The strangest thing happened to me during my recent MRI scan. Some sort of power surge occurred and the magnets went berserk. I don't really understand the physics, but the upshot was that time folded and I slipped through a vortex in time and space to find myself in 2068.

To: Don Wise, chief executive

From: Paul Servant, assistant chief executive

Re: Brave new world

Dear Don

The strangest thing happened to me during my recent MRI scan. Some sort of power surge occurred and the magnets went berserk. I don't really understand the physics, but the upshot was that time folded and I slipped through a vortex in time and space to find myself in 2068.

Life in 60 years has changed in many ways, although it appears that primary care trust chief executives are still wearing corduroy. Sadly, I didn't have too long to wander about but what I saw was fascinating.

I'd arrived in the closing stages of a general election campaign and the opposition Conservative Labour party had two key pledges, which were hugely popular. First, the UK would seek independence from the US and second there were radical proposals to create a National Health Service.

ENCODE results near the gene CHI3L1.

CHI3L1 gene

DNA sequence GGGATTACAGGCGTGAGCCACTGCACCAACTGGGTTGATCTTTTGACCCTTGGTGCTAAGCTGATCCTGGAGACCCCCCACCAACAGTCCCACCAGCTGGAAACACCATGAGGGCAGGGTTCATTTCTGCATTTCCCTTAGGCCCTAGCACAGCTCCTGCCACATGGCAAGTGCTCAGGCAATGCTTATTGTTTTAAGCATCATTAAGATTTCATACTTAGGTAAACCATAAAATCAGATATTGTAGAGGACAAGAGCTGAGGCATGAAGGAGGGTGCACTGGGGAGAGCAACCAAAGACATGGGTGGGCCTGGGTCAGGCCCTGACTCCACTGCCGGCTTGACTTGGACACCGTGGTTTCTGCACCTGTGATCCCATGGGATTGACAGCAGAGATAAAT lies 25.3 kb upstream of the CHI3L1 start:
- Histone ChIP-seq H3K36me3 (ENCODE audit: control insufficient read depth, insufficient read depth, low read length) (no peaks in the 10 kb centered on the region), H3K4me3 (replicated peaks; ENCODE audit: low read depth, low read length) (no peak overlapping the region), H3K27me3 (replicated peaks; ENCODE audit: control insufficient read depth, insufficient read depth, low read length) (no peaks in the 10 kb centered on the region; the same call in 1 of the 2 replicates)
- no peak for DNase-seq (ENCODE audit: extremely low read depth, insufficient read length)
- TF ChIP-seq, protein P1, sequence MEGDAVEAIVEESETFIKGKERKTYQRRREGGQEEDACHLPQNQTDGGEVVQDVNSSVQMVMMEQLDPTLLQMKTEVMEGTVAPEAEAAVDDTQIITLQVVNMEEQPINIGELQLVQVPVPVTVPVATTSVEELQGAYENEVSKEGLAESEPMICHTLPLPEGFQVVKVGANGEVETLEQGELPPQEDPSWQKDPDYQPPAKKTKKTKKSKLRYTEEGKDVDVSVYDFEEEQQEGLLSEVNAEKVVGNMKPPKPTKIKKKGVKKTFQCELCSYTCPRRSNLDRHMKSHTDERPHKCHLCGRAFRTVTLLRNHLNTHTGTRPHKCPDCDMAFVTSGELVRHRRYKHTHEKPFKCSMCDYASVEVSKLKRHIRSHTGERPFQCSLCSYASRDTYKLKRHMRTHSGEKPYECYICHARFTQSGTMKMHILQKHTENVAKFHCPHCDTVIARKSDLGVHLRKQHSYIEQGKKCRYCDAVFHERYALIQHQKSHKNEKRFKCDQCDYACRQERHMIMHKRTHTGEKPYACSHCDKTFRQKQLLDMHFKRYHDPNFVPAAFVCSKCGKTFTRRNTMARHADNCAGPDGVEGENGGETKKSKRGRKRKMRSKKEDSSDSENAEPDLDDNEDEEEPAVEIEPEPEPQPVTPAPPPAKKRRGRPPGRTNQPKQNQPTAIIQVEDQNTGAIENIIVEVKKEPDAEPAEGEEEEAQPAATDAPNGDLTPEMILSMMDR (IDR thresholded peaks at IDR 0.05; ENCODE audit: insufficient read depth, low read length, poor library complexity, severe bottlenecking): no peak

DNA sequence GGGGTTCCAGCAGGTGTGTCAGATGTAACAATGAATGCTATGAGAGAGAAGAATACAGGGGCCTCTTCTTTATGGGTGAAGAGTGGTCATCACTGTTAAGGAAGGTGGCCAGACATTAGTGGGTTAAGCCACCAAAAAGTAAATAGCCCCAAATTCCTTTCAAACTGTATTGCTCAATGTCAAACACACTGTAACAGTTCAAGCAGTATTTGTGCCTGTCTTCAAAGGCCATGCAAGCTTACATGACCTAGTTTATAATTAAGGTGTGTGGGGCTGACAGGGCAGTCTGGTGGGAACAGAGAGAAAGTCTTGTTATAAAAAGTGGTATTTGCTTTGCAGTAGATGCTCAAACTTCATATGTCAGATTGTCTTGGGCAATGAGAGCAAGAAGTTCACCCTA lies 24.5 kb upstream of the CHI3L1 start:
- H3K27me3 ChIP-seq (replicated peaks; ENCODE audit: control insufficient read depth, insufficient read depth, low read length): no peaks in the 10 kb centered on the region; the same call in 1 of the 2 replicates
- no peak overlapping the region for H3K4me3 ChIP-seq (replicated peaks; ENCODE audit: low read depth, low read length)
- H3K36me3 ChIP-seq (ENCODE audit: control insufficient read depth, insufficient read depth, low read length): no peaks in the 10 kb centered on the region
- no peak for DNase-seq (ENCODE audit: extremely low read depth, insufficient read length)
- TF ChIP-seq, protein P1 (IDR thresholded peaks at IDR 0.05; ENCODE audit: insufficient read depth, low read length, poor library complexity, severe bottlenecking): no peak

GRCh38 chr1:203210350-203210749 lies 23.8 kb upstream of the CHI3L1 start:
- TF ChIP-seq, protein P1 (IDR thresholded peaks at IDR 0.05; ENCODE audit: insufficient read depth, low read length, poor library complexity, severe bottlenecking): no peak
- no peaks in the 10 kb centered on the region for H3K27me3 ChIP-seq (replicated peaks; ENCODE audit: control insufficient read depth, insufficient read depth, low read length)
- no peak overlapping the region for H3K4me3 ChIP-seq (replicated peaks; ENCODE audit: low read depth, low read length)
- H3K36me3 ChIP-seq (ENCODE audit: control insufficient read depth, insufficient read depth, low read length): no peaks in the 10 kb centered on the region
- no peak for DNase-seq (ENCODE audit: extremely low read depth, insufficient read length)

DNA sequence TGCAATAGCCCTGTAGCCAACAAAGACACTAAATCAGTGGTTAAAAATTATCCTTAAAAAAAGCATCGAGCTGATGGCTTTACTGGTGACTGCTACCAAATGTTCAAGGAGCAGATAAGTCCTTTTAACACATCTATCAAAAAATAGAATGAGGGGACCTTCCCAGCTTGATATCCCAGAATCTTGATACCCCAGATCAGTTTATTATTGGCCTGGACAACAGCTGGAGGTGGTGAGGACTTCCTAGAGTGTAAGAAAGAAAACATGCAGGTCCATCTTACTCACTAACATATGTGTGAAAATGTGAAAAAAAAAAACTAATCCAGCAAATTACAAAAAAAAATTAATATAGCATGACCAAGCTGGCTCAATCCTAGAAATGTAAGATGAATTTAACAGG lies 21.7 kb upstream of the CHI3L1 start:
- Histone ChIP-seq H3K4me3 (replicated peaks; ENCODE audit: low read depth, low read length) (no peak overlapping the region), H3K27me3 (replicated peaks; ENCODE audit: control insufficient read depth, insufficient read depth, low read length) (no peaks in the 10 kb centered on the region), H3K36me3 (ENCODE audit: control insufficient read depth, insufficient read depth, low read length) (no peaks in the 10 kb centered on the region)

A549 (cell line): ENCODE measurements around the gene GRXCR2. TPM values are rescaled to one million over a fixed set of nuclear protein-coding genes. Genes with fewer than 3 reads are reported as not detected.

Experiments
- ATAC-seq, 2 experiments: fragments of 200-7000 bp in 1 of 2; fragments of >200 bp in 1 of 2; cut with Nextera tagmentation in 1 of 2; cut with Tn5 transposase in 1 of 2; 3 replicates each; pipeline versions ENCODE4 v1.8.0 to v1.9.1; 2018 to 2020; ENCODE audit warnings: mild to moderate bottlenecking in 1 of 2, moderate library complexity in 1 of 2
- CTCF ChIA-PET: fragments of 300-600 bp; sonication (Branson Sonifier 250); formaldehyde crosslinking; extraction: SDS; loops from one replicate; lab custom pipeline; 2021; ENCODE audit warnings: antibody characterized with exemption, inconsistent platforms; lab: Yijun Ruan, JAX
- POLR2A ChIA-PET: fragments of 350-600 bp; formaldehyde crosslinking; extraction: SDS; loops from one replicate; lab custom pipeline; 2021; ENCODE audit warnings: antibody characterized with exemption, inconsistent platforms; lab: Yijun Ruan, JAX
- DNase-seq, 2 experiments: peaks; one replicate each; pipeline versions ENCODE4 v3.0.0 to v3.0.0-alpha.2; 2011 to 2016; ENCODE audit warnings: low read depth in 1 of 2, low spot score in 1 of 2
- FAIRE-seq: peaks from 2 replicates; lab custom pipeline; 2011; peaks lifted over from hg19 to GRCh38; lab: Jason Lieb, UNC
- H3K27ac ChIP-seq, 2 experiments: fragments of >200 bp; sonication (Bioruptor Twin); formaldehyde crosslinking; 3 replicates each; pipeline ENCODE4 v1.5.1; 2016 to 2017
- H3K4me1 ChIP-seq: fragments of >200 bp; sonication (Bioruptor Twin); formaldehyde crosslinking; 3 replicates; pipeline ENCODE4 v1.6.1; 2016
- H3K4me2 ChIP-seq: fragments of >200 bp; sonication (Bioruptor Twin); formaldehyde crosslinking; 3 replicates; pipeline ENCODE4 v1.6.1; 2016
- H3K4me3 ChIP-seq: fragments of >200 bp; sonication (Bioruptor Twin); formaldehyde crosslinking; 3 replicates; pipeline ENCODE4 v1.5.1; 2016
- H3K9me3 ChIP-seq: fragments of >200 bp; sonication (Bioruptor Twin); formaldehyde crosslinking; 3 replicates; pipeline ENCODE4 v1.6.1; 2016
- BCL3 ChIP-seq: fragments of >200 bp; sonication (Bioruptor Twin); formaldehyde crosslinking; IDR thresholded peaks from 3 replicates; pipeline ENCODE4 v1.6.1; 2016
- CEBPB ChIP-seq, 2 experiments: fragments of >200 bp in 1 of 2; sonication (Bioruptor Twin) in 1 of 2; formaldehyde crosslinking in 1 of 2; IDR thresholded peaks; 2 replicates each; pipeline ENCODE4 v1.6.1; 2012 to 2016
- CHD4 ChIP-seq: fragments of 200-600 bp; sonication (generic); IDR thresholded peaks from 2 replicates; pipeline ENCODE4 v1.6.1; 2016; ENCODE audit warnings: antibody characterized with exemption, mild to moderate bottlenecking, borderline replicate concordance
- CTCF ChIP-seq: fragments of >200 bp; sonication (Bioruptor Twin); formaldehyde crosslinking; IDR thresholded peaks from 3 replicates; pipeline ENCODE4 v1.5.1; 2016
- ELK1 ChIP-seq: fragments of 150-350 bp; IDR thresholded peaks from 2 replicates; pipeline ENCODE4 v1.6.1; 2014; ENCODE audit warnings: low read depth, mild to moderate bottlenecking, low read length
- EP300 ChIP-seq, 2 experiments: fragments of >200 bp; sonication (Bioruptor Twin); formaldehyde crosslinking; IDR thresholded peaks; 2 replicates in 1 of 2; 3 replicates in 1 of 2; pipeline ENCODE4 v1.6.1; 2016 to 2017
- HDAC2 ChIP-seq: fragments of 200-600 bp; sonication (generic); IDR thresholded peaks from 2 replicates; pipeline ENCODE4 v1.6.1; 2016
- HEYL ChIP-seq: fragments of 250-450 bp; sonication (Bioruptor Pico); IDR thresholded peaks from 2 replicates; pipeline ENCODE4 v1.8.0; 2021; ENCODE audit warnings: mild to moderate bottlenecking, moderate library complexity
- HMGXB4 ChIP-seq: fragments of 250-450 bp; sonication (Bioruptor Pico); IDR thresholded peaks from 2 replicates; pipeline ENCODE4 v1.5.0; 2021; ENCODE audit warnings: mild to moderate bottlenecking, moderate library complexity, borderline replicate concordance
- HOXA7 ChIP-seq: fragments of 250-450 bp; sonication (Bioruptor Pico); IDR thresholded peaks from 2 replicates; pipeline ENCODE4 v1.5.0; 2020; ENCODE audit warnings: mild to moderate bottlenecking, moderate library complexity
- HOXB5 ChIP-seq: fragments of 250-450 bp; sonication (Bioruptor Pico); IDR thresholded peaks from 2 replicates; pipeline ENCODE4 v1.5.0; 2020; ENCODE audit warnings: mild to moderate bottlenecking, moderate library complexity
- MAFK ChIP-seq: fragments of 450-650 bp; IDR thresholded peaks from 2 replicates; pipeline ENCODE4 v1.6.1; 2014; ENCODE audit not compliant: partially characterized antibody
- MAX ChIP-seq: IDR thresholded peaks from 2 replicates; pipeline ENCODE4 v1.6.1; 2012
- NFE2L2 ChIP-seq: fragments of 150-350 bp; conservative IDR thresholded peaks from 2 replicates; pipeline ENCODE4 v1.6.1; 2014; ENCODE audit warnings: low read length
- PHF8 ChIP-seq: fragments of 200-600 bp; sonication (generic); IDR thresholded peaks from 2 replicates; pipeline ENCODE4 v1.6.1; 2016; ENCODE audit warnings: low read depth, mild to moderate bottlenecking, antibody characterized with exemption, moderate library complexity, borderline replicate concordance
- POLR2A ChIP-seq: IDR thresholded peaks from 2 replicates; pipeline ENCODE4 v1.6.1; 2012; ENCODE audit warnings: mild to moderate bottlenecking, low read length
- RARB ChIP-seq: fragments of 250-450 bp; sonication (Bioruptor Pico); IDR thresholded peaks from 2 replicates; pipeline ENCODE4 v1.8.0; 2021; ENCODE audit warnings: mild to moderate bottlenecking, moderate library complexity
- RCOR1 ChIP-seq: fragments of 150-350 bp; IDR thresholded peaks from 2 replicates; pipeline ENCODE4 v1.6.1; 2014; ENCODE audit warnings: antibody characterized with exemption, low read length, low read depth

I was a little surprised, and although no-one I asked could remember how things had got to where they were, the healthcare system was now dominated by several corporations, Foundation Wealth, BMA Direct, Darzi Poly and Virgin Rock.

Healthcare funding was down to individual payment or barter. This was particularly hard on poor families who would usually have to provide an able-bodied family member as an indentured worker to the corporation until the debt was paid off.

A limited public health system operated through a network of polyclinics, but they were old, dirty and severely limited by poor IT which kept crashing and losing electronic patient records.

Out of hours was also still causing problems as it was now impossible to find a nurse to work nights or at weekends.

There had also been some interesting public health initiatives to address lifestyle issues.

It was now illegal under the Mental Health Act to have a BMI of over 30 and fat people were subject to section and starvation control orders, being detained in the old PFI buildings, now known as Psychiatric Fat Institutes.